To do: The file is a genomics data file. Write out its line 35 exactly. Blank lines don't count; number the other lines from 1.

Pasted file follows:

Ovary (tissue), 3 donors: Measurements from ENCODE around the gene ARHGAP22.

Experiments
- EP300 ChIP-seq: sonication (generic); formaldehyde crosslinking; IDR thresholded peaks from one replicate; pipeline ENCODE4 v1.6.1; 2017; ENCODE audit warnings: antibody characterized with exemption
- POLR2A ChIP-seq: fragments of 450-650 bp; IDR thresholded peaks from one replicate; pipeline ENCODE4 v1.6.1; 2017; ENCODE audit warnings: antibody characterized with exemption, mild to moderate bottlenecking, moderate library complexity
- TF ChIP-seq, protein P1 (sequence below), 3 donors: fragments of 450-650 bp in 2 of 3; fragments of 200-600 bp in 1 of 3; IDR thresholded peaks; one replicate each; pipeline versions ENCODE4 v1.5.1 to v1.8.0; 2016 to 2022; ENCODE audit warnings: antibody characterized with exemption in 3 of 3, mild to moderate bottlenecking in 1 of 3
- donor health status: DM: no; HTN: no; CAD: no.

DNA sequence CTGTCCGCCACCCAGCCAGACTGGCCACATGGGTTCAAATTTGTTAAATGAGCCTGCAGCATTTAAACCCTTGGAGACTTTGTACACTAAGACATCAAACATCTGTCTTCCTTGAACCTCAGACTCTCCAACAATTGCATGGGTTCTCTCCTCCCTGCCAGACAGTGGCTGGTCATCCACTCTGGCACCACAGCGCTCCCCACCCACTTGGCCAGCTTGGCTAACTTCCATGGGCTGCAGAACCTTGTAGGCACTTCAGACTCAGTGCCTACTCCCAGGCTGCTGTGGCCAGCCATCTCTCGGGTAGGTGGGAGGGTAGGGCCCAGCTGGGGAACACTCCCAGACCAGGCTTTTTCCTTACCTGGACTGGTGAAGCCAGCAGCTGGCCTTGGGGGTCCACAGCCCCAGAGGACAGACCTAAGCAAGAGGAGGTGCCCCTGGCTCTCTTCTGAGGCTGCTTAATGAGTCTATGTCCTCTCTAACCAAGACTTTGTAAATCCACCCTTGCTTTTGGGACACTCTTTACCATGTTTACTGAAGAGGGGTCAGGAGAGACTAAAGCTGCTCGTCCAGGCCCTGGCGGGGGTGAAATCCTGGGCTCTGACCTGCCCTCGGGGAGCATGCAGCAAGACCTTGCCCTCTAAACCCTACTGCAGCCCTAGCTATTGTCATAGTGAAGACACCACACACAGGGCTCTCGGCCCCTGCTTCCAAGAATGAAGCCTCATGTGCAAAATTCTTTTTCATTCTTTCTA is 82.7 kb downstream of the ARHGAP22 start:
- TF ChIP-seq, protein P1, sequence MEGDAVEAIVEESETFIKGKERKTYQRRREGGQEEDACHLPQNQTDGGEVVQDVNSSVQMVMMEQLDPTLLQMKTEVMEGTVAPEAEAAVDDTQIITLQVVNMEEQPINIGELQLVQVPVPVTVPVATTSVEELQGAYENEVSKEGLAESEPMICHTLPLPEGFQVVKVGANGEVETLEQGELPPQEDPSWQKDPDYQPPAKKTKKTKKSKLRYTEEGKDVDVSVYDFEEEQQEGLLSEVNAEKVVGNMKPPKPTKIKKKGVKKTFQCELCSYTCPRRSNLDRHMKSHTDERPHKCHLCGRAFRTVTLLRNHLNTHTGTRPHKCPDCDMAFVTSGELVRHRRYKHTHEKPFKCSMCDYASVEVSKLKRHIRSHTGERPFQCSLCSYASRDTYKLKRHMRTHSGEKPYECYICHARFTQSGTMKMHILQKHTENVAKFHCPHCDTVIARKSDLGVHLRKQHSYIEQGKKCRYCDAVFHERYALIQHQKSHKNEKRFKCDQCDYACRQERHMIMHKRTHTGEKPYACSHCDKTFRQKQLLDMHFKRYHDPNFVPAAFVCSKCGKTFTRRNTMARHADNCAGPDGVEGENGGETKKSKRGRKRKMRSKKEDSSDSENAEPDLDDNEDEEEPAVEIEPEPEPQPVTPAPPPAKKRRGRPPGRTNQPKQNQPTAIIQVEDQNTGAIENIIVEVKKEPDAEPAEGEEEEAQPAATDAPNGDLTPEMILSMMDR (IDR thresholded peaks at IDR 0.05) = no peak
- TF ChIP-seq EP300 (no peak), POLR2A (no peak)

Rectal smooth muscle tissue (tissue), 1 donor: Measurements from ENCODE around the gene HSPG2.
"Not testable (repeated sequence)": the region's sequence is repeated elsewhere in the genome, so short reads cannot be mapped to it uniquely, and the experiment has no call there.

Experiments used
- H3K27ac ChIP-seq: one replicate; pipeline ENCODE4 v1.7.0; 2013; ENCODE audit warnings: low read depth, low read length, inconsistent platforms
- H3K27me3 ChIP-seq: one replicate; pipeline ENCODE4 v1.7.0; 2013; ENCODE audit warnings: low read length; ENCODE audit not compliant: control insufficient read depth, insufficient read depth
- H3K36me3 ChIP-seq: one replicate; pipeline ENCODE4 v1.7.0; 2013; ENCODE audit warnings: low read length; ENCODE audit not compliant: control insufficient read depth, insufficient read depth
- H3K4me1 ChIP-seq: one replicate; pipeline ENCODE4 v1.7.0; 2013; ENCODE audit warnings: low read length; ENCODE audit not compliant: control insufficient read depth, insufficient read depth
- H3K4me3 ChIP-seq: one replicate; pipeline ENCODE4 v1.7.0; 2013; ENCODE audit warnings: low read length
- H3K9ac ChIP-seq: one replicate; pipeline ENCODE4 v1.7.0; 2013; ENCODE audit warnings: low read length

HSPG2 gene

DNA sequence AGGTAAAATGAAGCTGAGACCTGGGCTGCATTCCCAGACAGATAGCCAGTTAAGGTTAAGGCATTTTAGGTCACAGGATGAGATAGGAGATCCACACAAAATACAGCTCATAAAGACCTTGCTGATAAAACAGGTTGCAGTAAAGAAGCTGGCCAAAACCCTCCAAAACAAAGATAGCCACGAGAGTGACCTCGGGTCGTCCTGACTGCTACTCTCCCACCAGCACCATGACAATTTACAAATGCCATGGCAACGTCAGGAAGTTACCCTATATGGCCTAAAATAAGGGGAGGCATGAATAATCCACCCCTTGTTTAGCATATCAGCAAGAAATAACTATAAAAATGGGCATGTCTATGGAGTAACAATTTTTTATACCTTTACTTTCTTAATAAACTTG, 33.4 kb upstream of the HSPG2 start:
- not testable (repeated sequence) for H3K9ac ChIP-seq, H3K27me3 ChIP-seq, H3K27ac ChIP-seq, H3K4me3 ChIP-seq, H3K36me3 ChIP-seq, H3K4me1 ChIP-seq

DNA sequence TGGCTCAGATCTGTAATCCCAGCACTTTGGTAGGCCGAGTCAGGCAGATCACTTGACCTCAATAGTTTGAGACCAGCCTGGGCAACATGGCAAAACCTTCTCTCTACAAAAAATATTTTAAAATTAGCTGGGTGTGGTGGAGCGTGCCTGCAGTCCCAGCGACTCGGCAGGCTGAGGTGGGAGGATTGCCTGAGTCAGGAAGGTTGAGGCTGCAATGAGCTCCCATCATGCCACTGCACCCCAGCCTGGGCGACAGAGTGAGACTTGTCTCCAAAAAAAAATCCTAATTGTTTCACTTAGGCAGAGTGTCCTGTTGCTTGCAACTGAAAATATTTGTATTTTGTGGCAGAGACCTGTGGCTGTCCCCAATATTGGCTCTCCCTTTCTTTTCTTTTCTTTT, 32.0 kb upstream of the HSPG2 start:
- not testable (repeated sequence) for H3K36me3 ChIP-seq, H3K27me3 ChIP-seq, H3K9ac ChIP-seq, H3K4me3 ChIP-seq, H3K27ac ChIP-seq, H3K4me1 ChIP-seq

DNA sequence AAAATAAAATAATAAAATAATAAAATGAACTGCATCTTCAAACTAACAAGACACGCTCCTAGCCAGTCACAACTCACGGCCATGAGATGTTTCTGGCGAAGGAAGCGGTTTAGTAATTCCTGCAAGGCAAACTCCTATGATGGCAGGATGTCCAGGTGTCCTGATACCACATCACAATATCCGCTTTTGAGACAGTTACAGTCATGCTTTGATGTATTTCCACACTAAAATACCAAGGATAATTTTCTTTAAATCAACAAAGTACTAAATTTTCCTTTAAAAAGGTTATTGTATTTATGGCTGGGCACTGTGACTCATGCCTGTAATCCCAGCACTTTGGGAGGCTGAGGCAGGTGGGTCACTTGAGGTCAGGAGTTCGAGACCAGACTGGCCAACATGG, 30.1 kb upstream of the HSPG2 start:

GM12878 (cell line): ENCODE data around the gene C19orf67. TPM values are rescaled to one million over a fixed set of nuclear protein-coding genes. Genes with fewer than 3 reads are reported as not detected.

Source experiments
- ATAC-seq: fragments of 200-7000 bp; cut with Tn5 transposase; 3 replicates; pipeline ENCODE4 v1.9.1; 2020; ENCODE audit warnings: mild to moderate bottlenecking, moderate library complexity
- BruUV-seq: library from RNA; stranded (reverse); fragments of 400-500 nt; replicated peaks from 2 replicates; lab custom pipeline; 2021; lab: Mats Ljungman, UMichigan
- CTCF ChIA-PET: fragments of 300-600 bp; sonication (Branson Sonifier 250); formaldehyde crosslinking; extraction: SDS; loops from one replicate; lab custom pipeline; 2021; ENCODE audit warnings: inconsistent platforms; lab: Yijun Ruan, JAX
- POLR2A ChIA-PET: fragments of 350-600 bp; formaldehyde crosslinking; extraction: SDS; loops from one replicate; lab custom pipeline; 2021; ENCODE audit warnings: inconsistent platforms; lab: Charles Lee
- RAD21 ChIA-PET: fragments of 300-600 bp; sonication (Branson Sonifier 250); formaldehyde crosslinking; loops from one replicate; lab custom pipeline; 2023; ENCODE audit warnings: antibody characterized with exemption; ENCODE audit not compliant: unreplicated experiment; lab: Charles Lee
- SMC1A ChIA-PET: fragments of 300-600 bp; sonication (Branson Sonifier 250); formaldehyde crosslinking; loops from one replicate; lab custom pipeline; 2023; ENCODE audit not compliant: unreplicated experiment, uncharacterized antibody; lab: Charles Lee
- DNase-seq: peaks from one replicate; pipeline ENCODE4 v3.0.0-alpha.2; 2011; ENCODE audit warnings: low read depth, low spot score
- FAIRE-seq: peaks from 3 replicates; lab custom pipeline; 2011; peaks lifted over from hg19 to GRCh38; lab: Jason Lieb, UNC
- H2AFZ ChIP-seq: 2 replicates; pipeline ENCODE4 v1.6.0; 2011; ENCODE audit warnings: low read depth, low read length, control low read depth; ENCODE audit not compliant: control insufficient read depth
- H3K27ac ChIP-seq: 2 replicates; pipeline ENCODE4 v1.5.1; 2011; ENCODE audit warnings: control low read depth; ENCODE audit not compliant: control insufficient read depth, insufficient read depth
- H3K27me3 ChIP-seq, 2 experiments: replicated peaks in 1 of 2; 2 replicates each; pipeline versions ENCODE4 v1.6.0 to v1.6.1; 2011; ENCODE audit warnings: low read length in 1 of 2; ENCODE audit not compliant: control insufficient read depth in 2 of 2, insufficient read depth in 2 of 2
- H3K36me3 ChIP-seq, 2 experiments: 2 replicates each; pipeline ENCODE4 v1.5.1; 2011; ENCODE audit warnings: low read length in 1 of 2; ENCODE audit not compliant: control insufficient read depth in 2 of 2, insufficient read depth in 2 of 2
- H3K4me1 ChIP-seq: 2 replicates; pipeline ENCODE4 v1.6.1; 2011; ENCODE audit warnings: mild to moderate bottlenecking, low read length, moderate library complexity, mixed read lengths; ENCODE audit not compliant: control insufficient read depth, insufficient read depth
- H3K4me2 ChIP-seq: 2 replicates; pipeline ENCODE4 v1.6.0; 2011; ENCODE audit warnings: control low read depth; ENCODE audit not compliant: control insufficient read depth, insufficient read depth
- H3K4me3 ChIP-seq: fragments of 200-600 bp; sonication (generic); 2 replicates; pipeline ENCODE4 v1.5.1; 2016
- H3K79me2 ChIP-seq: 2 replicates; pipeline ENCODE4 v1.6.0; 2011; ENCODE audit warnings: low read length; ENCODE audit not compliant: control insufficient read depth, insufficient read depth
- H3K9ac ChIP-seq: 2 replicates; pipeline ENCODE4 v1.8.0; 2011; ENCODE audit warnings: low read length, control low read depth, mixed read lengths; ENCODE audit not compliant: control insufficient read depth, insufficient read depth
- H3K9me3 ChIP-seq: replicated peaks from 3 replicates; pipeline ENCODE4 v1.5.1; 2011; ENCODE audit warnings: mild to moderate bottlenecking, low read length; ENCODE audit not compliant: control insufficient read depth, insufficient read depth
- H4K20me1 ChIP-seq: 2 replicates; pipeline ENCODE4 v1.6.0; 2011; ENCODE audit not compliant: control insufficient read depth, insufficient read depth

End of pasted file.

- H2AFZ ChIP-seq: 2 replicates; pipeline ENCODE4 v1.6.0; 2011; ENCODE audit warnings: low read depth, low read length, control low read depth; ENCODE audit not compliant: control insufficient read depth